Zone III: The dead-time ends and the lower switch turns on. Because the mid-point voltage is at ground, zero-voltage switching (ZVS) occurs when the lower switch turns on. Current continues to flow through the channel of lower MOSFET (instead of the diode due to the lower resistance of the channel) and through the R-C-L circuit. The current crosses zero and continues to ramp down to a negative peak level during the on-time of the lower switch. No current flows through the DC bus capacitor during this time.
Zone IV: The lower switch turns off and both switches remain off again during this deadtime. The load current continues to flow into the mid-point node and is equally split between both output capacitances (CDS1 and CDS2). The mid-point voltage slews up at a dv/dt rate determined by the total midpoint capacitance and the instantaneous load current. The mid-point voltage gets limited by the DC bus voltage plus the diode drop of the internal anti-parallel diode (D1) of the upper MOSFET (S1). The current continues to flow through this diode until the upper switch is turned on again at the start of Zone I. Because the mid-point voltage is at the DC bus voltage at the end of Zone IV, zero-voltage switching (ZVS) is achieved when the upper switch is turned on again at the beginning of Zone I.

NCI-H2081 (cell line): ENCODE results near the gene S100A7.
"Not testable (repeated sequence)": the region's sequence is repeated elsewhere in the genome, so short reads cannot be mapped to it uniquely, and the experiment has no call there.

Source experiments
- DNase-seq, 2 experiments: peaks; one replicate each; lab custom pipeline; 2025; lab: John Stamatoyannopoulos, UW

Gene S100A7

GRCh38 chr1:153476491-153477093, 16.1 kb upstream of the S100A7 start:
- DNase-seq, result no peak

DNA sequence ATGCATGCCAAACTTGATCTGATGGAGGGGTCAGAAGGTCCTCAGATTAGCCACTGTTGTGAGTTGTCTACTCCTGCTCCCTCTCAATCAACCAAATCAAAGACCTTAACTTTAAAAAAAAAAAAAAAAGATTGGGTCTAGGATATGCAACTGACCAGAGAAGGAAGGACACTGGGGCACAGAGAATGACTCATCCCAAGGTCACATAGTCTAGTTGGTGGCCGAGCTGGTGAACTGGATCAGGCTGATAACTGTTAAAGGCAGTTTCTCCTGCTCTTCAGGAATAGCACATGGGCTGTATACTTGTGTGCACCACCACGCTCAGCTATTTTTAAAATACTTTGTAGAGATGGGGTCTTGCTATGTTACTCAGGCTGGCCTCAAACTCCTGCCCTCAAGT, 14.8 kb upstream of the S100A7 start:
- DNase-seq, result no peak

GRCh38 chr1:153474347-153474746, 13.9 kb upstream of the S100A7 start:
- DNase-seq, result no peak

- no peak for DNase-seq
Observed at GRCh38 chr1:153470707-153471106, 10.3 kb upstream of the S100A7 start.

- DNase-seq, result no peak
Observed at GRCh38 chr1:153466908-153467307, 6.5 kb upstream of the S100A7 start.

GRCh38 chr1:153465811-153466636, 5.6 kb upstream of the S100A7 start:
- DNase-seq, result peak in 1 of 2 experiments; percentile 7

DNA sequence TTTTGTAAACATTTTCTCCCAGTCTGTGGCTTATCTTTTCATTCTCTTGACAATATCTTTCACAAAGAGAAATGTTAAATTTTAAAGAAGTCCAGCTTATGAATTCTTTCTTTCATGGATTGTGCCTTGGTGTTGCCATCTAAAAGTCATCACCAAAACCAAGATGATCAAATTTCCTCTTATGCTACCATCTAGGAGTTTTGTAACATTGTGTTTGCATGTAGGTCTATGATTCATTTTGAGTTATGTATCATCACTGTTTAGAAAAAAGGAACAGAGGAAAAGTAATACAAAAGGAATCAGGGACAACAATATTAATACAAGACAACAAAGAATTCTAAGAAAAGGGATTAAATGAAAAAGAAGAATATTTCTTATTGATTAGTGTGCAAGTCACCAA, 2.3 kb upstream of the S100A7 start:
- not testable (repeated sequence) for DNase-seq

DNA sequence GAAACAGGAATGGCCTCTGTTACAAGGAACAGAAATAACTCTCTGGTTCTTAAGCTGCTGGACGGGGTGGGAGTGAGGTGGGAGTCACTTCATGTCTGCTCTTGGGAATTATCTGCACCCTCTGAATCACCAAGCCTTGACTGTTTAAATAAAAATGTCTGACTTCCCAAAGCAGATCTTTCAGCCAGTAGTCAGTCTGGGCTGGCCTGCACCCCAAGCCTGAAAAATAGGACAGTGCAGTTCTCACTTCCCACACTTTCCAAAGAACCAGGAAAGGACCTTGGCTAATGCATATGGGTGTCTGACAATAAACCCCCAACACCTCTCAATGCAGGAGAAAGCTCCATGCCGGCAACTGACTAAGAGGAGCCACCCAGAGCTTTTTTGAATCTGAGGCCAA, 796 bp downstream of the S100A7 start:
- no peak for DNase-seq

In order to maintain ZVS across both switches, it is necessary that the mid-point voltage leads the load current during each switching cycle. This ensures that the mid-point voltage properly slews to the opposite rail during each dead-time. If the mid-point voltage is in-phase or lags the load current, then mid-point voltage will not slew to the opposite rail during the dead-time and “hardswitching” will occur (Figure 3). A large spike of current will occur at the turn-on of each switch as the mid-point capacitance is instantly charged or discharged. This gives high switching losses and can cause the switches to thermally destruct.